TERA is going to be out soon; May 1st, to be exact. The game will feature action-based combat instead of the usual die-roll system used by most MMOs. I'm all for an MMO that uses engaging combat and tries to do something different. At PAX this past weekend En Masse Entertainment was showing off some open areas of the game and one of the end-game instances, Twilight Valley. I was able to run it with a five-man group, and I was actually surprised at what I played.
Just about every MMO that comes out makes claims to have a revolutionary combat system, but we usually always get the same routine of locking a target and playing whack-a-mole with spells as they become available. TERA's combat is set up so that if you want to hit something, you'll have to do it yourself the hard way.
I played as the sorcerer in our group, and most of my spells were handled as ranged attacks. There is a crosshair in the middle of the screen, and spells have to be targeted correctly if they are going to do any damage. There is no "spell hit chance." Either the spell hits because the player aimed correctly, or it misses because they were off target. Some spells move slowly and you have to lead the target. Other spells are area of affect and are controlled by either pointing your crosshair at the creature you want in the middle of it, or by simply pointing at a spot on the ground.
TERA has a large assortment of unique spells and abilities -- almost too much. Personally, I like it when MMOs give you less skills that mean more. When you have three or four area-of-effect spells, each one means less. I'd rather have a choice of which spell of each type to use on my character and just keep it simple. More is less sometimes. TERA is not as bad as EverQuest, but it is a bit cluttered looking. Granted, I played with a high-level character that I didn't grind myself so it was a little overwhelming, but I don't really see the point in having 30 different spells available to me. I stuck with about five of them and kept using those because they seemed to be the most effective.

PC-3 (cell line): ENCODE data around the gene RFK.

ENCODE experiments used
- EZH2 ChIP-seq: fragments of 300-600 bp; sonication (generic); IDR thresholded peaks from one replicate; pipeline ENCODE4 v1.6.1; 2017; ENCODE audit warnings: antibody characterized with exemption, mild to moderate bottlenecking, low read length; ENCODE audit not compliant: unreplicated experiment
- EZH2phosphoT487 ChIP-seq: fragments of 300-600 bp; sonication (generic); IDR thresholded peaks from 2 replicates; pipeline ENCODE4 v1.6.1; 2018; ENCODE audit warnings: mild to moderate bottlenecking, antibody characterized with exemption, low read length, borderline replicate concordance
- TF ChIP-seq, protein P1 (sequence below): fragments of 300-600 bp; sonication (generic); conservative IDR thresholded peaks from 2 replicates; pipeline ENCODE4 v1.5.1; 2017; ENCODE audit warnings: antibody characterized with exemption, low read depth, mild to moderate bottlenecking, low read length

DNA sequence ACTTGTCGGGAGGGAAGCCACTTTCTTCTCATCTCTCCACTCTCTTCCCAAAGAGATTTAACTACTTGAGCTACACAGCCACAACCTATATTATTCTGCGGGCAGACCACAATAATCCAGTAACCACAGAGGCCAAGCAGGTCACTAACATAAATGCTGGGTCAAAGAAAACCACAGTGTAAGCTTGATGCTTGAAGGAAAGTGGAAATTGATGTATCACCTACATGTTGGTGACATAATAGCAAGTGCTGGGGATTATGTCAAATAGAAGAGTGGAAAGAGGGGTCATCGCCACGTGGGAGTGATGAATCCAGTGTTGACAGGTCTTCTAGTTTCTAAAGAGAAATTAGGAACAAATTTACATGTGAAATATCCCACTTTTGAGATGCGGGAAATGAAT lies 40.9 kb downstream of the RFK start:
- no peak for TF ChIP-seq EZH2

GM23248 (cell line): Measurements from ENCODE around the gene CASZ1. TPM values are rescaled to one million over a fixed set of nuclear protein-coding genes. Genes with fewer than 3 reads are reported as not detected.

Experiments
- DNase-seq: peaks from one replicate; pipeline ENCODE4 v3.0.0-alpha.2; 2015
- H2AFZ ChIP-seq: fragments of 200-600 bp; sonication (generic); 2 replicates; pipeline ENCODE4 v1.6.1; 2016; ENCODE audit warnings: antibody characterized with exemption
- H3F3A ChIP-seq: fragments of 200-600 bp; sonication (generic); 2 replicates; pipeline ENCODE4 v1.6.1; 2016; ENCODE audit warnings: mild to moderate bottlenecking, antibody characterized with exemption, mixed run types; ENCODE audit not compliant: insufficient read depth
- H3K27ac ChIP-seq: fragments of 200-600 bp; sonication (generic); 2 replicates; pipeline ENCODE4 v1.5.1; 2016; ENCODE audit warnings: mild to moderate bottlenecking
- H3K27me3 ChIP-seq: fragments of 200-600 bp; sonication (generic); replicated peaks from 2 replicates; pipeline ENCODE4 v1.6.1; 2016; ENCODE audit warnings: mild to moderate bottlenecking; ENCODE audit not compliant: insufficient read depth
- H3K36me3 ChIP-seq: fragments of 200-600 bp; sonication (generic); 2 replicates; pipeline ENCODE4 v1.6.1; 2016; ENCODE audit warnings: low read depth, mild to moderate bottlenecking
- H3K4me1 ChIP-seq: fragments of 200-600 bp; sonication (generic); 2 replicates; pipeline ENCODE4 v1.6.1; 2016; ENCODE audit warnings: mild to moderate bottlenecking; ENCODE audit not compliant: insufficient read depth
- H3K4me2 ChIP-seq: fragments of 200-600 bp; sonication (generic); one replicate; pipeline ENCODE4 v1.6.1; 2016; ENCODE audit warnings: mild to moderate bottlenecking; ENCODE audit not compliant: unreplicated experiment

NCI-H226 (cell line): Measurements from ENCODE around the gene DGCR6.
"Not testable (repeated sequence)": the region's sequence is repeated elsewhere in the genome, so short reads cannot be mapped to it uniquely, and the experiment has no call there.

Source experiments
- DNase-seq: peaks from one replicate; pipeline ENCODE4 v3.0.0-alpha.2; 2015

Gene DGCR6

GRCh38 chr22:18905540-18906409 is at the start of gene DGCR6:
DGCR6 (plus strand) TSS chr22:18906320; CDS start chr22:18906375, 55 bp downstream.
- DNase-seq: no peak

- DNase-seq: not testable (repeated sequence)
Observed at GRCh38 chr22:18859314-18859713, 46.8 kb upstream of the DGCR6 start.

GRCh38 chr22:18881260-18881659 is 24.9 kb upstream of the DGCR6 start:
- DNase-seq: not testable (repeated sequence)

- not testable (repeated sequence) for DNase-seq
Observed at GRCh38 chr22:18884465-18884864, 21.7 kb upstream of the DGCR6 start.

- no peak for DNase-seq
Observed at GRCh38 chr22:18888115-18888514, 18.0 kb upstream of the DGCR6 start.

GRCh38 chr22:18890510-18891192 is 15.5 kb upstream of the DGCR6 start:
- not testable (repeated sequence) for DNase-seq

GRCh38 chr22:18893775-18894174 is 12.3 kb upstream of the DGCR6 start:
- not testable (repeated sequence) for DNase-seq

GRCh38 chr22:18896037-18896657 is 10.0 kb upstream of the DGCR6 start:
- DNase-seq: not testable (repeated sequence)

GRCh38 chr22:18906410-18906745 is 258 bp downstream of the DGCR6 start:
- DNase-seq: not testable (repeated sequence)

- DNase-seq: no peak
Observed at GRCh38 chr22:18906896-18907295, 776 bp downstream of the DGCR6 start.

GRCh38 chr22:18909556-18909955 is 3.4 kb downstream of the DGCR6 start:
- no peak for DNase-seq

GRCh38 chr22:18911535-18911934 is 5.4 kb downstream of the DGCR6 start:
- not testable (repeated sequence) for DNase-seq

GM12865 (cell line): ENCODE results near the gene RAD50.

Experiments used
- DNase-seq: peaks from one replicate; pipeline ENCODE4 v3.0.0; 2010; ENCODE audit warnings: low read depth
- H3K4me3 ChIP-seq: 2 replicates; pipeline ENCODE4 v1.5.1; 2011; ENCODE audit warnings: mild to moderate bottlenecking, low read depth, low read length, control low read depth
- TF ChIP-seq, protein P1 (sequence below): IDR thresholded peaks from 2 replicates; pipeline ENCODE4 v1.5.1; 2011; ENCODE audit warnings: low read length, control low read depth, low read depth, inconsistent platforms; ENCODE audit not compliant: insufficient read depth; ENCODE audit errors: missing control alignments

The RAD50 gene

The monsters that you fight can sometimes be very large. So large, in fact, that they are officially called Big Ass Monsters (BAMs). They can stomp players into the ground, smash them around, and are really fun to watch walk around. The boss that we fought was a really huge dude, and this gave the encounter an epic feeling as a result.
The party roles are par for the course in an MMO: tank, healer, ranged DPS, and melee DPS. Graphically it looks nice, but nothing too fancy. The action controls handle well, and it's possible to play with a controller (our healer used one in our run). TERA works to remove the boring button-pushing routines of most MMOs, but it still feels very much like a traditional MMO.
It's hard to form an opinion of an MMO in 30 minutes, but I am least intrigued by this one. It might be good, or it might just become another one of the many MMOs that are forgotten in a year. It's $49.99, plus there's a $14.99-per-month subscription fee. It's difficult for me to get too excited about another subscription-based MMO these days, but they did manage to sell out of physical copies of the Deluxe Edition pre-order on their website, so someone out there must be excited about it. Hopefully, TERA will find a solid group of players to keep it afloat for a while.